Last year, Turkish banks spent more than US$100 billion of the nation’s foreign reserves to support the sinking currency, according to a report by Goldman Sachs. That prompted calls by Turkish opposition for a judicial probe into the nation’s official reserves.
In comparison, foreign investors purchased a net US$4.7 billion worth of Turkish stocks and bonds in the months following Agbal’s appointment, on confidence that a steady (and hopefully) independent hand was at the helm of the central bank.
Overseas inflows to Turkey through swaps were about US$14 billion during that period, according to Istanbul-based economist Haluk Burumcekci.
Those flows may reverse, as investors grow increasingly jittery over the assertiveness of Turkish President Erdogan and his strong-man tactics.
Asian opportunities also provide a nice foil for investors to measure up the risk-reward ratio of going long on Turkey, and concerns that Japanese retail investors that have built long lira positions, a popular trade for the yield-hungry sector, might be squeezed out, so triggering another round of lira selling.
2. Hedge Funds Harbor Hopes for Asian Recovery
Asia, its essence captured in Disney’s latest animated movie Raya: The Last Dragon, portrays a region of mystique, spice and opportunity.
And it appears that investors are catching on to the region for more than just dumplings as hedge funds focused on Asia are predicting a surge of new money from North America and Europe as investors move away from overvalued U.S. assets to tap the early pandemic recovery in China and other parts of the region.
A recent Credit Suisse survey of more than 200 institutional investors with some US$812 billion in hedge fund assets showed Asia-Pacific was the most-sought after region with 55% net demand, the highest level of interest in over a decade.
By comparison, net demand for North America stood at just 20%, with the figures reflecting the share of investors planning to raise allocations minus those planning to trim.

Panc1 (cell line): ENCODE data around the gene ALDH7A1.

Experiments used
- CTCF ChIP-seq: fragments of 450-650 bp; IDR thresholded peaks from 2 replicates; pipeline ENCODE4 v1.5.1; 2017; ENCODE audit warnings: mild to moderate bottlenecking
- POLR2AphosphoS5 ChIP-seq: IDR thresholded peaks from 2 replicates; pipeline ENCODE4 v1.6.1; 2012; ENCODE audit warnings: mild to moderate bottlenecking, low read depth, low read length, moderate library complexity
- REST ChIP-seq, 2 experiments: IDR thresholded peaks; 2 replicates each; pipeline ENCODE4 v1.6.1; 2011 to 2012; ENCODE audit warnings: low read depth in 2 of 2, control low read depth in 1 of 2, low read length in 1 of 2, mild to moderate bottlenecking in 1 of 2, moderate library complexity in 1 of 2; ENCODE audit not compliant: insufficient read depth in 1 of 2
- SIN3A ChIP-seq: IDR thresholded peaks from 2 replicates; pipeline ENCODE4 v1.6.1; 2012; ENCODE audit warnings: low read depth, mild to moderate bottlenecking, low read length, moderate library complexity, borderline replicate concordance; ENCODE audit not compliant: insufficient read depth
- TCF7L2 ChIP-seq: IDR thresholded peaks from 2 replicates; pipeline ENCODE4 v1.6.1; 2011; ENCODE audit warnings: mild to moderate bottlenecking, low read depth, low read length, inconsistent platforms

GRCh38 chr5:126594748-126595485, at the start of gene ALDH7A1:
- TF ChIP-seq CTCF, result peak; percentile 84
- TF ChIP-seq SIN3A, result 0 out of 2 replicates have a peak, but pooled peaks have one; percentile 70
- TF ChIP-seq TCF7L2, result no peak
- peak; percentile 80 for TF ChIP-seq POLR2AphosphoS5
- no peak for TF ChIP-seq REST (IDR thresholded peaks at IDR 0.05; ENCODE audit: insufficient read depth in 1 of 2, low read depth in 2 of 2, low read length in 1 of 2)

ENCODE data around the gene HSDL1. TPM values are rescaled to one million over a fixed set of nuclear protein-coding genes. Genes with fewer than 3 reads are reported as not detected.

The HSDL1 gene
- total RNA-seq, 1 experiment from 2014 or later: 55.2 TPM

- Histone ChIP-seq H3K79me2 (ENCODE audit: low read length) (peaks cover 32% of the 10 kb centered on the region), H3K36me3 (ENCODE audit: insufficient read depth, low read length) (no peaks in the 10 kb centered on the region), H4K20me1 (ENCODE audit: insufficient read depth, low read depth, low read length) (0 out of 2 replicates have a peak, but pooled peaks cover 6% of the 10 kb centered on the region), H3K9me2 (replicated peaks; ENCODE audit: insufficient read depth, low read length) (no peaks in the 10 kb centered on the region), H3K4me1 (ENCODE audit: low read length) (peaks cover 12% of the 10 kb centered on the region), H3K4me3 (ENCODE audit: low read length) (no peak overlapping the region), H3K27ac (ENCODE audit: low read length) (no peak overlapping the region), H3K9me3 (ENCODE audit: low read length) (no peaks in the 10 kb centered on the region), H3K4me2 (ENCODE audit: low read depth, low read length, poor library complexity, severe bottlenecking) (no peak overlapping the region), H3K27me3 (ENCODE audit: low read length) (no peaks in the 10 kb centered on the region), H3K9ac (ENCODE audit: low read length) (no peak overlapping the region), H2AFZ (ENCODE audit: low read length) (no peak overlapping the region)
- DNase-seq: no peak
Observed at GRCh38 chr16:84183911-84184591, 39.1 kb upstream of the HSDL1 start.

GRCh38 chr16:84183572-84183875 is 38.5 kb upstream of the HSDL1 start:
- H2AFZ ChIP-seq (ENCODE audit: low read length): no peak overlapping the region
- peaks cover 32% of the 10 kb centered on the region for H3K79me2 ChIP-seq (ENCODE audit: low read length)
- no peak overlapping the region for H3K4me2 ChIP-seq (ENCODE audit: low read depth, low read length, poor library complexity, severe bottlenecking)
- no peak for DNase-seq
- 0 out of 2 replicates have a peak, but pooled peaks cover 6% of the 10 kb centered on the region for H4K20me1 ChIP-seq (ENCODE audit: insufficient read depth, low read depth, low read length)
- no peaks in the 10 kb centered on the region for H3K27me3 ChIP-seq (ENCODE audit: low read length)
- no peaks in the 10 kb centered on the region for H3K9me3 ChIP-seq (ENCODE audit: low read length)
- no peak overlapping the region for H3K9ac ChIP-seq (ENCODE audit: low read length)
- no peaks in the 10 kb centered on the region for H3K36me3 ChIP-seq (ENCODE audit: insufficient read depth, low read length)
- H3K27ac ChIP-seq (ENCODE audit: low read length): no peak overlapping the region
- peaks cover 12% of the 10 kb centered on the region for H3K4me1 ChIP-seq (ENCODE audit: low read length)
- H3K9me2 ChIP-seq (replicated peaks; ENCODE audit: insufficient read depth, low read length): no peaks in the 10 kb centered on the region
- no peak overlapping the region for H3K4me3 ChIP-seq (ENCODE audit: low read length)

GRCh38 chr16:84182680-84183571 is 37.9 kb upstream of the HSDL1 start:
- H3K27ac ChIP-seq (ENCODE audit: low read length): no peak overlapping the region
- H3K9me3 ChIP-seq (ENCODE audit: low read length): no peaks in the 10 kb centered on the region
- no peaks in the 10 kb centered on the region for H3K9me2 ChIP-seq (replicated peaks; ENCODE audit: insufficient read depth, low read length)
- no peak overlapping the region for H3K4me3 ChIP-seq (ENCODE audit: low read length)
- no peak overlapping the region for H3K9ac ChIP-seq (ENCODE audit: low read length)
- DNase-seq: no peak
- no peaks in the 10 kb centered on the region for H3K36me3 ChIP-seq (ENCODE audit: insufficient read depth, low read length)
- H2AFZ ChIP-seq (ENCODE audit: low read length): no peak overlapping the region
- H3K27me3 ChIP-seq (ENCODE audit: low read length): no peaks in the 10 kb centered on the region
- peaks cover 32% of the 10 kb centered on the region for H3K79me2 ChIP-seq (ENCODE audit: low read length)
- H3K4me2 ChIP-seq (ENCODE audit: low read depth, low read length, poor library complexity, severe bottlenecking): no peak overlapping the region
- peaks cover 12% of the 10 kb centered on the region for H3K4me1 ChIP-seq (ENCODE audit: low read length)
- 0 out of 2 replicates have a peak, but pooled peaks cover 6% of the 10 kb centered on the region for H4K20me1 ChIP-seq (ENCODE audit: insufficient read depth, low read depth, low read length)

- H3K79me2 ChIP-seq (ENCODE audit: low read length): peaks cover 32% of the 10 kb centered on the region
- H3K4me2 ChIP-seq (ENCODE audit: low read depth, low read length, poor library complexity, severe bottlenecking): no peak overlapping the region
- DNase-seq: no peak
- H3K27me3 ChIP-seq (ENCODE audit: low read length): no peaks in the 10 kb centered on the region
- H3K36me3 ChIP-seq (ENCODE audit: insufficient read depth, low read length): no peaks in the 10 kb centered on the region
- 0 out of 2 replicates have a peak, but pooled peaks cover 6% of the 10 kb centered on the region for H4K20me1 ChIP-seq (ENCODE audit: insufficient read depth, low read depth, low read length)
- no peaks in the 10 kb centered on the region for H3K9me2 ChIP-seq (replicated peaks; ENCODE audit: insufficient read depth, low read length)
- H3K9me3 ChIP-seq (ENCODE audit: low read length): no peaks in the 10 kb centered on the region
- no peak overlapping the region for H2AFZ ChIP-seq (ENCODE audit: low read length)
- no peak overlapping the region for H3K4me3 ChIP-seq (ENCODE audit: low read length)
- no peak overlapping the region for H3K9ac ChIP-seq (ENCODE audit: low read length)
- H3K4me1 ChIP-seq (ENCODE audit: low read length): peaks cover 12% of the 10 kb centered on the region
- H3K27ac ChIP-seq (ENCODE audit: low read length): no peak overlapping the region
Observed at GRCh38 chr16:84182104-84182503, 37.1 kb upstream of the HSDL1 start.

Speaking with Bloomberg, Richard Johnston, Asia head at Albourne Partners in Hong Kong noted,
“The areas we are seeing most demand for are China equities, low-net hedge funds and private credit.”
With the Chinese economy one of the first to reflect a recovery from the coronavirus pandemic, more American and European investors are headed to the Far East in search of opportunity.
The investment shift could help foster growth in Asia’s relatively small hedge fund industry, centered largely in Hong Kong and Singapore.
Some 200 family offices have already set up shop in Singapore to take advantage of opportunities, including the family office of Sergey Brin, the billionaire cofounder of Google.
Investors around the world are trying to find ways of profiting from the region’s economic growth, and Asia hedge funds have outperformed global peers.
Johnston, who advises investors on alternative investments, said some North American institutions are pushing China allocations to 15% to 20% of their overall investments in a range of asset classes.
The surge in monetary and fiscal stimulus in North America and Europe may also push some investors to park more money in Asia, skirting the frothiness of U.S. markets.
Regulatory changes that have made it easier for hedge funds to invest in China are also boosting demand, as are innovative new investment vehicles including the variable capital company or VCC out of Singapore.